Children and Kemnal Manor - fond memories
Thanks to Andrew Barton, Jerry Bourne, Peter Kirk, David Lockstone, Michael Pinchon, and Colin Webster, who have sent in their recollections of playing in the grounds of Kemnal Manor. This is a composite note put together from their accounts.
The whole of Kemnal was an absolute paradise for young kids growing up and venting energy.
The Lodge to the Kemnal Manor estate was on the A20, at the entrance to the Dock Labour Board grounds. Its remains were still there when I was a kid in the late 40's early 50's. It was in a precarious state with no roof and I understood that it was the victim of a WW2 bomb but that that may have been fanciful imaginations of a young kid - most likely it was just derelict or damaged from a fire.
We used to play in and around the house (no health and safety then). I remember we found a penny in the rubble on what was the kitchen floor. This instigated a major search to reveal about 6d of green pennies with which I tried to purchase some sweets from a very suspicious shopkeeper!
The road from it used to lead right up to the 'Tudor House'. This had a small orchard at the back of it and a high wall. A small field (which horses were subsequently kept in) went from the wall, to the back of the occupied lodge house and to the side of Kemnal Lane. It was over this wall that we used to scrump apples and pears, hopefully without being caught by the lodge keeper.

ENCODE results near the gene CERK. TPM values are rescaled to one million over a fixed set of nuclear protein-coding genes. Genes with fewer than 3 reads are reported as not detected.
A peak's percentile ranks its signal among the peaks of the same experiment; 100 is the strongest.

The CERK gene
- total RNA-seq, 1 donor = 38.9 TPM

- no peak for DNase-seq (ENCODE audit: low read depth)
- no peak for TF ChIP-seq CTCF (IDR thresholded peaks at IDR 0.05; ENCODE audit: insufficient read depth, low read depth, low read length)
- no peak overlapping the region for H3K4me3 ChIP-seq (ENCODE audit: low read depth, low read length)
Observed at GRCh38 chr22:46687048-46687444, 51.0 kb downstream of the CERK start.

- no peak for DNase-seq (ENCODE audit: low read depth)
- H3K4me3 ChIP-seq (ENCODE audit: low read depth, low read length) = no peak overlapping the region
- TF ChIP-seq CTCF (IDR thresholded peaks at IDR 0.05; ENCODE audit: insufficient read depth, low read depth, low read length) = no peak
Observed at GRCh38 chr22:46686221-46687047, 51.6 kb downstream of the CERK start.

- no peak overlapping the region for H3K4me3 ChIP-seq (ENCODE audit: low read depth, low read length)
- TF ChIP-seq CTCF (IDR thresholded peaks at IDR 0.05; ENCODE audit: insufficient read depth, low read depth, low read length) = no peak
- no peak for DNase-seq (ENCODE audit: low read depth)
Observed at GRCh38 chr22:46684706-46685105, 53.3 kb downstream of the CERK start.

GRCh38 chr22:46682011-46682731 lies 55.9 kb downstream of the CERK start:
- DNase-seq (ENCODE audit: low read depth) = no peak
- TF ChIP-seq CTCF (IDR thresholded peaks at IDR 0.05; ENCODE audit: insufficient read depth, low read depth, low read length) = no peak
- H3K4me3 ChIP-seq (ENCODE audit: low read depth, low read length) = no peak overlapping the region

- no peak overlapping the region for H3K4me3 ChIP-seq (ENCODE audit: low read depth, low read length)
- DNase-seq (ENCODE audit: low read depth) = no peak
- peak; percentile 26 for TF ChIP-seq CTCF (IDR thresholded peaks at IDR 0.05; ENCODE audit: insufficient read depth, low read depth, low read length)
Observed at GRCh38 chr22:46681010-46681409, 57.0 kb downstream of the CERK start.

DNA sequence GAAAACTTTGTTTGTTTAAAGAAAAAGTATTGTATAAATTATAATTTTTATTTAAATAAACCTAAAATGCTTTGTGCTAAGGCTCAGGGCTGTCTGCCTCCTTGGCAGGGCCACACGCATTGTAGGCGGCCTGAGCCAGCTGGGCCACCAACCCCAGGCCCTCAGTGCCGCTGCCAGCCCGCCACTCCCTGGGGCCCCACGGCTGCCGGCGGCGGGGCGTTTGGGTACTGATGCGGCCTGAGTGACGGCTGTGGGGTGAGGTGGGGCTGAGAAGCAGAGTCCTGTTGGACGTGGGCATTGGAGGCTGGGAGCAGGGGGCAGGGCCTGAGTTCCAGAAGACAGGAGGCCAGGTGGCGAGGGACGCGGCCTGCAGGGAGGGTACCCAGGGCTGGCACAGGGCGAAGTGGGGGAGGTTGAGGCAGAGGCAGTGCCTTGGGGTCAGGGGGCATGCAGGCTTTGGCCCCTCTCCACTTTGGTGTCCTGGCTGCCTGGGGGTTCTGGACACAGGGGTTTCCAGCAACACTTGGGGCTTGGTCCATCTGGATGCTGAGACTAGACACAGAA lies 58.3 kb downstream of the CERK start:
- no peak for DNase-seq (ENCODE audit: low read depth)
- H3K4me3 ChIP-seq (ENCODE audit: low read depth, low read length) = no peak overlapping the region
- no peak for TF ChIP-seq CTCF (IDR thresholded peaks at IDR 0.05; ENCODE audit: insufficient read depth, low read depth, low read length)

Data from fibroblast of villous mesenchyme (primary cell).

We came across the derelict manor by accident. I remember walking inside it but there were no floors so you could see down into the basement and up through the roof. I thought the staircase was still there but as I don't remember going upstairs it may be just the sides. Walking round the grounds there were high chain link fences possibly with barbed wire on top. Scattered around were hut frames (I thought they were metal Nissen type) and a little cottage type building (not the lodge). There were a lot of telephone cables running from the house to the road and the Pagoda ornament was still there and used to carry some of the cables.
Before it was set alight by vandals, Kemnal Manor had cellars underneath and out-buildings that were once used by the army. As kids we got into the cellars and found some odds and ends, such as a large felling axe, a massive cut throat razor made of wood (an old barbers sign perhaps or a stage prop). We also used to go looking for lead, which we sold to Cook and Bakers Scrap Metal Merchants in Sidcup.
We always had the feeling we shouldn't have really been there and used to frighten each other with various made up stories about the ghosts that were supposed to haunt the old building. It could be very spooky there, especially as darkness was setting in on a cold wet winter afternoon.
The effects of the fire were still fresh and we would climb up on the roof and into the ruined rooms. It must have been a magnificent building once, but I was young and did not appreciate such things then. The driveway from the Lodge had a sweeping bend to it, the grounds having lush shrubs and non-native trees, although I recall some large oaks.